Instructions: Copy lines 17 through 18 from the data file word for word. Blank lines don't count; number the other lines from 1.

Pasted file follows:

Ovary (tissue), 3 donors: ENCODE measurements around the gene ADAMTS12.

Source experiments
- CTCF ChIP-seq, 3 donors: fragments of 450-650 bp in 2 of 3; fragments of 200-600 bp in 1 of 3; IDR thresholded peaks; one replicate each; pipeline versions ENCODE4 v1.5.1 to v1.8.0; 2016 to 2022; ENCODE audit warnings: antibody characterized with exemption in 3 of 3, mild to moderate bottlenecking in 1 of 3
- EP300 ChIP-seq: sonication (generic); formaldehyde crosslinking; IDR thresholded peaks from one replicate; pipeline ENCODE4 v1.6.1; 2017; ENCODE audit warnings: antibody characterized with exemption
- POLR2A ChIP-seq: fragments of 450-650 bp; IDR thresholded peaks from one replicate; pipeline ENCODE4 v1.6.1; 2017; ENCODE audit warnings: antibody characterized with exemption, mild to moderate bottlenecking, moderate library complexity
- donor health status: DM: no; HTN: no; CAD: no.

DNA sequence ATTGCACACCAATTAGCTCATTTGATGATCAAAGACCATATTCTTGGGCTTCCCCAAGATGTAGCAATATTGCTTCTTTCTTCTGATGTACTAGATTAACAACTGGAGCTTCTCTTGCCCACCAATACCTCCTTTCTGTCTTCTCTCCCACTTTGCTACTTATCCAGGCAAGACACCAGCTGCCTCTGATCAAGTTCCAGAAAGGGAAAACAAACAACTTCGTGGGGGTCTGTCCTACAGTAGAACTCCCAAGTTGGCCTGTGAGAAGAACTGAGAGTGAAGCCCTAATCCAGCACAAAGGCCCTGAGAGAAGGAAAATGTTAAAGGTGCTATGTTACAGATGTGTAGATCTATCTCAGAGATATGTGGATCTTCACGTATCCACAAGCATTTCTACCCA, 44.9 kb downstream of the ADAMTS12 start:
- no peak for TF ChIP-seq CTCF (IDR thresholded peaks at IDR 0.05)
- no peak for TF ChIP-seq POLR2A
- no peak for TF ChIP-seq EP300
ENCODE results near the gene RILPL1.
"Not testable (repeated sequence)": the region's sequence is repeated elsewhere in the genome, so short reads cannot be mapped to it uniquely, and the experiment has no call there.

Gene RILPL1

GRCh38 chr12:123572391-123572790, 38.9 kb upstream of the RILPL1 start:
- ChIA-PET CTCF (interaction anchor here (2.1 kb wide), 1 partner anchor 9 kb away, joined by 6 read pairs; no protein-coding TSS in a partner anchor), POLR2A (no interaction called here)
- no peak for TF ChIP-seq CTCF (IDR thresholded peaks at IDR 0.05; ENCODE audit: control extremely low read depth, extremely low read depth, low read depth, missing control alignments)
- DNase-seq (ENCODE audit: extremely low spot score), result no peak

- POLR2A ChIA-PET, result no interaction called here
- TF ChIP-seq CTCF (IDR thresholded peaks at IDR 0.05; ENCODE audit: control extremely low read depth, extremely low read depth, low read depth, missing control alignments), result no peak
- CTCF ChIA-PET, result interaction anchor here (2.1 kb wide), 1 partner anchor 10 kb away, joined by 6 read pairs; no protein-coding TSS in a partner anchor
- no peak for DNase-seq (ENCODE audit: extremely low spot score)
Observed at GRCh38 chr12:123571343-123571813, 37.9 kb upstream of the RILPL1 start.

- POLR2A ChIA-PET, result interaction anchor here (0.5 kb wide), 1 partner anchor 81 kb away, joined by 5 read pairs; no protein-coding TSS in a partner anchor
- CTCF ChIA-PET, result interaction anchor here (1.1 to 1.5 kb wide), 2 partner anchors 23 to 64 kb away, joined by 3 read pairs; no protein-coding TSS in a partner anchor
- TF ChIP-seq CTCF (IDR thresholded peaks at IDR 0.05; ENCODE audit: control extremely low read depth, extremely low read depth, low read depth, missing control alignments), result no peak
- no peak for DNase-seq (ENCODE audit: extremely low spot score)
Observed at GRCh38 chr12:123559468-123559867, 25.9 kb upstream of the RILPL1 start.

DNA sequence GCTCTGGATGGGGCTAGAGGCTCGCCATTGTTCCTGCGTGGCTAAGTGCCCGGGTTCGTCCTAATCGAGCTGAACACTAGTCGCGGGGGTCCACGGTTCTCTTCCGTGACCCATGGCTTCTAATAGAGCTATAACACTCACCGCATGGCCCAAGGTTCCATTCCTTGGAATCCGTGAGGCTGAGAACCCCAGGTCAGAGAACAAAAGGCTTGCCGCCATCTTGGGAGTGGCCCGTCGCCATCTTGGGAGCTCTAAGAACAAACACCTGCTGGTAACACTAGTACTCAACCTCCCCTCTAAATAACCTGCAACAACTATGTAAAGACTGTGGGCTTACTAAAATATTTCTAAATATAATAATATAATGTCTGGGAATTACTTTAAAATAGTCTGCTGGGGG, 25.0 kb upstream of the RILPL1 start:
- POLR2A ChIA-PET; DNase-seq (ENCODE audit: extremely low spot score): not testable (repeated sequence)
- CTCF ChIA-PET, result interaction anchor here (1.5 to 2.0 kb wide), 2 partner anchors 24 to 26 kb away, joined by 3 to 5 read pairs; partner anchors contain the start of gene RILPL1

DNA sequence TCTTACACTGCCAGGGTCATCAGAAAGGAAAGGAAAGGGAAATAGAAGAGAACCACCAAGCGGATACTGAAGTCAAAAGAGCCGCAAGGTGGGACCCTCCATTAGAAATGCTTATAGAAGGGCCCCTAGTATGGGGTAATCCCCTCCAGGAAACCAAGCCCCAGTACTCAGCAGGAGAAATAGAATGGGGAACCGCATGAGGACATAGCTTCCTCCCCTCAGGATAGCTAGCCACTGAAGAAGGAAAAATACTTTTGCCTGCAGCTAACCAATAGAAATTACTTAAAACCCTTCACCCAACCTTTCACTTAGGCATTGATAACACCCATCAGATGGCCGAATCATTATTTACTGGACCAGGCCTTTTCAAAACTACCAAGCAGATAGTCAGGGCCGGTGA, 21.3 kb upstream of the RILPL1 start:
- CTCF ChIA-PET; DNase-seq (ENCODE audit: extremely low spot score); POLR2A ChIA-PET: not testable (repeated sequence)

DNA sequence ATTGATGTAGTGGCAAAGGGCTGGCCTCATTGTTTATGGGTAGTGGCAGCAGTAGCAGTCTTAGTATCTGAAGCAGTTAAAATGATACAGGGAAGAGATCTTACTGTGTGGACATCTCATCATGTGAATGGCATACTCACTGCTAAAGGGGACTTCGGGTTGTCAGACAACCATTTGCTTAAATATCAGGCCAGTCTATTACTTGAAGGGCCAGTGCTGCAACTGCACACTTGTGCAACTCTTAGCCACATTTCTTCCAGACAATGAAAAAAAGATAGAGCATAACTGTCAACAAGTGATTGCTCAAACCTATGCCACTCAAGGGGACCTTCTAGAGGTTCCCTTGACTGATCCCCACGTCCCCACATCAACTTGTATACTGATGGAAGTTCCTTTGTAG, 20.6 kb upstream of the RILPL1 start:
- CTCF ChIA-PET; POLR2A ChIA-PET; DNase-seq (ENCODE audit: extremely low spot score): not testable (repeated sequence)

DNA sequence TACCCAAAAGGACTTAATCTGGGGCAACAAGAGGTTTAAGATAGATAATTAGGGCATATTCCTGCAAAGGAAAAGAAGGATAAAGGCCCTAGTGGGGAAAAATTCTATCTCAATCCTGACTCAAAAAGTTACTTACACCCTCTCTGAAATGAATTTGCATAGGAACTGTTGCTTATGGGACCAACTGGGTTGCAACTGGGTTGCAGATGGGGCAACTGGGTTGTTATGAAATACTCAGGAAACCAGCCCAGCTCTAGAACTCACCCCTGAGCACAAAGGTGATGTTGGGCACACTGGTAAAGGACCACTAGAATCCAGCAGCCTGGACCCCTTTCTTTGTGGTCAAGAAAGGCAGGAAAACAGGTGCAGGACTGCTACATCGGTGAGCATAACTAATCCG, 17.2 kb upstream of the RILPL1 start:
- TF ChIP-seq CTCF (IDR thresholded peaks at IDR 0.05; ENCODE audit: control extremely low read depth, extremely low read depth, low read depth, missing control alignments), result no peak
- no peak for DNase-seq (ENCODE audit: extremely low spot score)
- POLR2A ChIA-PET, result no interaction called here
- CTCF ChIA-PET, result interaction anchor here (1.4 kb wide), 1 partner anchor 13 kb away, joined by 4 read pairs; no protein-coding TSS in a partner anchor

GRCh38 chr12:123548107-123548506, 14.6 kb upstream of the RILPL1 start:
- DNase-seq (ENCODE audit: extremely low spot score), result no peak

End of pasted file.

- DNase-seq (ENCODE audit: extremely low spot score), result no peak

- POLR2A ChIA-PET, result no interaction called here